Turkey: Catholics demand return of 200 buildings

Agreed in 1913 deal between Ottoman empire and France

19 April, 16:26

(ANSAmed) - ANKARA, APRIL 19 - Turkey's Catholic community has asked the state to return 200 properties, based on a list included in a 1913 agreement between the Ottoman Empire and France, which at the time was representing the Church of Rome at the Ottoman Porte. The news has been reported by the English-language section of the Hurriyet website.

The list includes churches, schools, orphanages, cemeteries and hospitals, some of which still exist, in Istanbul (where around 100 properties are located), Ankara, Adana, Trabzon, Amasya, Samsun, Van, Konya, and other Turkish cities but also in Beirut, Damascus, Baghdad, and other Middle Eastern countries that were part of the Ottoman Empire at the time. Representatives of Turkey's Catholic community have lodged an appeal with the Reconciliation Commission of the Turkish Parliament, the website says, a reference to the parliamentary body that listens to the requests of religious and social minorities with a view to constitutional reform.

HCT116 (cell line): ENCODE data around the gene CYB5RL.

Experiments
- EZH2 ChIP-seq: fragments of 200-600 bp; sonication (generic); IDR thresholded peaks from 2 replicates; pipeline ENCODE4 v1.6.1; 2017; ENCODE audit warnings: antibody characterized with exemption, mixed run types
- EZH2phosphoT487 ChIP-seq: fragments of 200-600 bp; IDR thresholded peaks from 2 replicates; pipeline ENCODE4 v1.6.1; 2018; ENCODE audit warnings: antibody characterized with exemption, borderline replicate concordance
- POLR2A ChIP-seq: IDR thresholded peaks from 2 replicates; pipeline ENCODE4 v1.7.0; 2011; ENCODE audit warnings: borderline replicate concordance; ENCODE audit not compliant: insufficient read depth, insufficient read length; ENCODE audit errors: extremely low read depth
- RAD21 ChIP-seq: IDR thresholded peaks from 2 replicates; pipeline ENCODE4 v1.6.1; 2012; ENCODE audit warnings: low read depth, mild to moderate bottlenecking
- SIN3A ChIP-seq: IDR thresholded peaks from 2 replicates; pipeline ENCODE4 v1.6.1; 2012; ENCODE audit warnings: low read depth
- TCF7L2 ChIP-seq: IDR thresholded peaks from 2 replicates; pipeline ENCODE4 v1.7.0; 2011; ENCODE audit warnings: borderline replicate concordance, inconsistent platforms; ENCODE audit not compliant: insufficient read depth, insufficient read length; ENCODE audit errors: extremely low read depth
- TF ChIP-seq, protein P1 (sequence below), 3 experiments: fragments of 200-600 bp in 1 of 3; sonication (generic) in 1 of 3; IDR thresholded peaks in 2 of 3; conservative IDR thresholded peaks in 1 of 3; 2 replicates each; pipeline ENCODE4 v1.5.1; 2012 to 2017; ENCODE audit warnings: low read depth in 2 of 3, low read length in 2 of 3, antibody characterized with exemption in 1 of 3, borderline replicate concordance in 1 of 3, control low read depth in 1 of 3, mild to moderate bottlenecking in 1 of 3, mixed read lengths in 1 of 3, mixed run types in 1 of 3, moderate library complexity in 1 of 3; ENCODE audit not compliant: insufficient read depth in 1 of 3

The Archbishop of Izmir and chair of Turkey's Conference of Bishops, Monsignor Ruggero Franceschini, told the commission that although the Catholic church is not legally recognised in Turkey, it is nevertheless demanding the return of the goods based on the 1913 agreement between the Grand Vizier, Said Halim Pasha, and the French ambassador, Maurice Bompard.

In 1936, the Turkish government asked minorities to declare their properties, which were subsequently confiscated, but the Catholic church was excluded, having been granted the status of "foreign" a few years earlier, upon the birth of the Turkish Republic, founded by Kemal Ataturk in 1923, Hurriyet recalls. The Catholic community has asked the parliamentary commission to atone for these errors as part of the new Constitution.

After the return of six historic cemeteries to the Jewish, Greek and Armenian communities, which was announced by a Turkish media outlet on April 6, the first decision has been taken this month on requests made by 19 non-Muslim foundations for the return of 57 properties. The demands were made after the government moved in September to authorise the return of goods confiscated from non-Muslim religious communities in previous decades. The move was praised from several quarters, not least by the US Secretary of State, Hillary Clinton, who hailed the initiative as an example of respect of religious freedom by Turkey's Islamic government. (ANSAmed).


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